When a family member passes away, their loved ones usually grieve in sorrow. However, in Mexico and some parts in the United States, the death of a loved one is seen as a cause for celebration. Dia de los Muertos, commonly known as Day of the Dead, is a celebration that occurs the first and second of the month of November every year. Originating in Mexico, the tradition has spread all over the Americas, including north and central, throughout the years. It is a celebration that combines indigenous Aztec rituals with Catholicism.
“[The Aztecs] had advanced belief systems that were eventually imposed by eurocentric beliefs,” said Juan Pablo.
To the Aztecs, death was not seen as a negative part of life, but instead, death was an opportunity for the soul to be reborn. The Mesoamerican religion was divided into three parts: world making, world centering and world renewal. They believed the human body contained three different forces in three different body parts: the head, the heart and the liver. The head was filled with tonalli, a “Shadow Soul” that was associated with the heavens which provided energy for growth and development. The heart was deposited with teyolia, a soul associated with earth that gives life to people and provided emotion, memory, knowledge and a sense of identity. The liver received ihoyotl, a luminous gas that was associated with the underworld and provided humans with bravery, desire, hatred, love, and happiness.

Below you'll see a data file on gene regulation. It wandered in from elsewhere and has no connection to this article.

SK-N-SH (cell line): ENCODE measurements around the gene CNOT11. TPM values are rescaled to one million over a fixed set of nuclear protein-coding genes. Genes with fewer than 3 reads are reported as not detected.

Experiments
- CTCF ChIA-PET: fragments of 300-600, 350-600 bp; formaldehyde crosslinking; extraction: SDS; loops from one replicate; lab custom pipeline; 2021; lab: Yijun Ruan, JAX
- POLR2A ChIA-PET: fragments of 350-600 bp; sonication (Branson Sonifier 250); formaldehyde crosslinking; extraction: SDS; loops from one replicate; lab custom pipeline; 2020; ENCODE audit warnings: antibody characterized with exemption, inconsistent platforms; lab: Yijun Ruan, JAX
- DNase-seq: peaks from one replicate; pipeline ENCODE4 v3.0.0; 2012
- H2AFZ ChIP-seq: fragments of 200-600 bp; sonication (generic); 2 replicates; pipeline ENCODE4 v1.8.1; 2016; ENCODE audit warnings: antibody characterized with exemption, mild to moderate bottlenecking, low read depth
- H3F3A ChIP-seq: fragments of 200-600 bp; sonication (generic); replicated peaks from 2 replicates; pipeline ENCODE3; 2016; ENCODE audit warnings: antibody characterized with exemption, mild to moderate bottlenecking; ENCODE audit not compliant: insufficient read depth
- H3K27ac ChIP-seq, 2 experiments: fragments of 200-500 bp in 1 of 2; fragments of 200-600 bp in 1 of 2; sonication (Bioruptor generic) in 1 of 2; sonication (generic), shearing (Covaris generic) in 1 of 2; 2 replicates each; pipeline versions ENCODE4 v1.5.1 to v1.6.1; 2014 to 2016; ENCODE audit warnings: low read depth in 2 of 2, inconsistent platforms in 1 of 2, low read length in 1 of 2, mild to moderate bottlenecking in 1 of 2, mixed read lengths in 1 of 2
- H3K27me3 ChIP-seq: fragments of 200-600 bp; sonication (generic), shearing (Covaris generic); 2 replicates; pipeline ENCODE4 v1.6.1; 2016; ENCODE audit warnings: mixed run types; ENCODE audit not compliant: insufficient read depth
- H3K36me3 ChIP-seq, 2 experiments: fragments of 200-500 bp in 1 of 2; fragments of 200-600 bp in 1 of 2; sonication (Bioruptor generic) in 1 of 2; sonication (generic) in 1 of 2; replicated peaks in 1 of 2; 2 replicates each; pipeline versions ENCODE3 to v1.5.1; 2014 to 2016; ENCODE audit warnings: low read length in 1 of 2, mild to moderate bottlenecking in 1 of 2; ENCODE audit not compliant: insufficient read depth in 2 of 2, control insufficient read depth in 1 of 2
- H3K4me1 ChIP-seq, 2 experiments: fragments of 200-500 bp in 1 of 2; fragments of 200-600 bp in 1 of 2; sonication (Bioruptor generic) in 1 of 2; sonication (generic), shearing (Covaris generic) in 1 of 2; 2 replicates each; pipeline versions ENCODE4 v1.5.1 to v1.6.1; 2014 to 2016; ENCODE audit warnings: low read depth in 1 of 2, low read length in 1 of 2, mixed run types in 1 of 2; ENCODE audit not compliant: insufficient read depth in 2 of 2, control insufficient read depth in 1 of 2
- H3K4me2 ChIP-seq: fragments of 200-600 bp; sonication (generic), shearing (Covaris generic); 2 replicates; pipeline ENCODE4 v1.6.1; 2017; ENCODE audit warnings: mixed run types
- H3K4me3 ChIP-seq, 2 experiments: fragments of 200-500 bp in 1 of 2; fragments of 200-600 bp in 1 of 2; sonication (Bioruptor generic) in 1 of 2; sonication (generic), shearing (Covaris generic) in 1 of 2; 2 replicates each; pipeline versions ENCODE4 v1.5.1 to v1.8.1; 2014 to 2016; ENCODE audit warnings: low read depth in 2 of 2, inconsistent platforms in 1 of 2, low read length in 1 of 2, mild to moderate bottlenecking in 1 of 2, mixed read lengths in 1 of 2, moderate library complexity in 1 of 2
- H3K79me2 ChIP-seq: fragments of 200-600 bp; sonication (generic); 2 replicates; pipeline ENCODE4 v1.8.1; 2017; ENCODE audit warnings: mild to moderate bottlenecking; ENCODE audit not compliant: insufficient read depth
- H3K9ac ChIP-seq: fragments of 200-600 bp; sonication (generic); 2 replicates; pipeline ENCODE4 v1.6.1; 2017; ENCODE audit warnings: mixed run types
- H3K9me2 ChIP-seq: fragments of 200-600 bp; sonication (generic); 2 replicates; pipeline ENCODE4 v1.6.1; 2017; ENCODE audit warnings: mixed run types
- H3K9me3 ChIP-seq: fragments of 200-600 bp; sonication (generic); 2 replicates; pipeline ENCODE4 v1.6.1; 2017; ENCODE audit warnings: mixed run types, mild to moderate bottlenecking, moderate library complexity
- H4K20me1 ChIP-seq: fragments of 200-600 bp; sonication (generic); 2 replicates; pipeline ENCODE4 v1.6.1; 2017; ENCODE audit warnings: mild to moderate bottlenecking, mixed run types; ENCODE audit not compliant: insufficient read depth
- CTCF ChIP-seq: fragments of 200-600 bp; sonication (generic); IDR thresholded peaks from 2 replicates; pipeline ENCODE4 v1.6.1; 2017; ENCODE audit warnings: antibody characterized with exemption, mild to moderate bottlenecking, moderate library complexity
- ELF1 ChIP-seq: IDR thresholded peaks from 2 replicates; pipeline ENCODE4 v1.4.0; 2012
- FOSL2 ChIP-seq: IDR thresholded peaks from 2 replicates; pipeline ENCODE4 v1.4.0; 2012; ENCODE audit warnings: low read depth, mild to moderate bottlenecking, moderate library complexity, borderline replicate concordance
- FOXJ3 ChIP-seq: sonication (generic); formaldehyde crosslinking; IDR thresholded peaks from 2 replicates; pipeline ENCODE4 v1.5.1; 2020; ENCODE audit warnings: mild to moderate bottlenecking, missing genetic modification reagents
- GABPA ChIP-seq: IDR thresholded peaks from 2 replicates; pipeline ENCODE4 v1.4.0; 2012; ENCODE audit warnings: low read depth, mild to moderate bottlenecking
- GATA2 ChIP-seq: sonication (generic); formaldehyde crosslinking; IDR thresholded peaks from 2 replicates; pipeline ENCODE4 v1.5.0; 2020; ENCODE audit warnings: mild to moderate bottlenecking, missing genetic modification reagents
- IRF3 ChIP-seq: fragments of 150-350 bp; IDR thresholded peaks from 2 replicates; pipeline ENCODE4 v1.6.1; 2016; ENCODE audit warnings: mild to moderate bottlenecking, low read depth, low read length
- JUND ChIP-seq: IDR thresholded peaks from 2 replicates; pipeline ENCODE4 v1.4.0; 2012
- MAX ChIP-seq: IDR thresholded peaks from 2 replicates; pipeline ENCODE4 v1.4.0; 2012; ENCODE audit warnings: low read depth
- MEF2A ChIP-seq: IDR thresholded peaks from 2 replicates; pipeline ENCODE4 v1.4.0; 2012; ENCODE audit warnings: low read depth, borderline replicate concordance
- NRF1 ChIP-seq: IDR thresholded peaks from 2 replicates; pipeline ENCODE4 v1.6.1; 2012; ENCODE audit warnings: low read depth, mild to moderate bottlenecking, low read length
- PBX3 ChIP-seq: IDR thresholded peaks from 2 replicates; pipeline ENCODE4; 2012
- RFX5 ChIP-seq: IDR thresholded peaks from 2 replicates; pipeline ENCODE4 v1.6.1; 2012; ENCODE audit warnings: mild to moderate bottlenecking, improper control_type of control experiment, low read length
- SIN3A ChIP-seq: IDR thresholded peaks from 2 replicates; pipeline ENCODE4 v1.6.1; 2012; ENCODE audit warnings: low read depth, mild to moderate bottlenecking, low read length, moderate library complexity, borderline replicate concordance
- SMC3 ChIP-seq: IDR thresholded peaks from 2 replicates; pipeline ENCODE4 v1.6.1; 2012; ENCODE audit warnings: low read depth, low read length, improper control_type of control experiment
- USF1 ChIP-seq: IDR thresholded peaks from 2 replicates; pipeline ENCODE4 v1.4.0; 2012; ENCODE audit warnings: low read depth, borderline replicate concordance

Every year for the last 35 years, Colectivo del Rescate Cultural, also known as The Rescue Culture Collective, has hosted its annual San Francisco Day of the Dead Ritual Procession. The Colectivo, which includes the processions’ Founding Director Juan Pablo Gutierrez, has a group of organizers, artists, cooks, publicists, and more that come together as a community to create what is necessary for the procession to be successful. Juan Pablo came up with the idea of creating a procession when he was a part of the League of United Chicano Artists (LUCHA) while in Austin, Texas.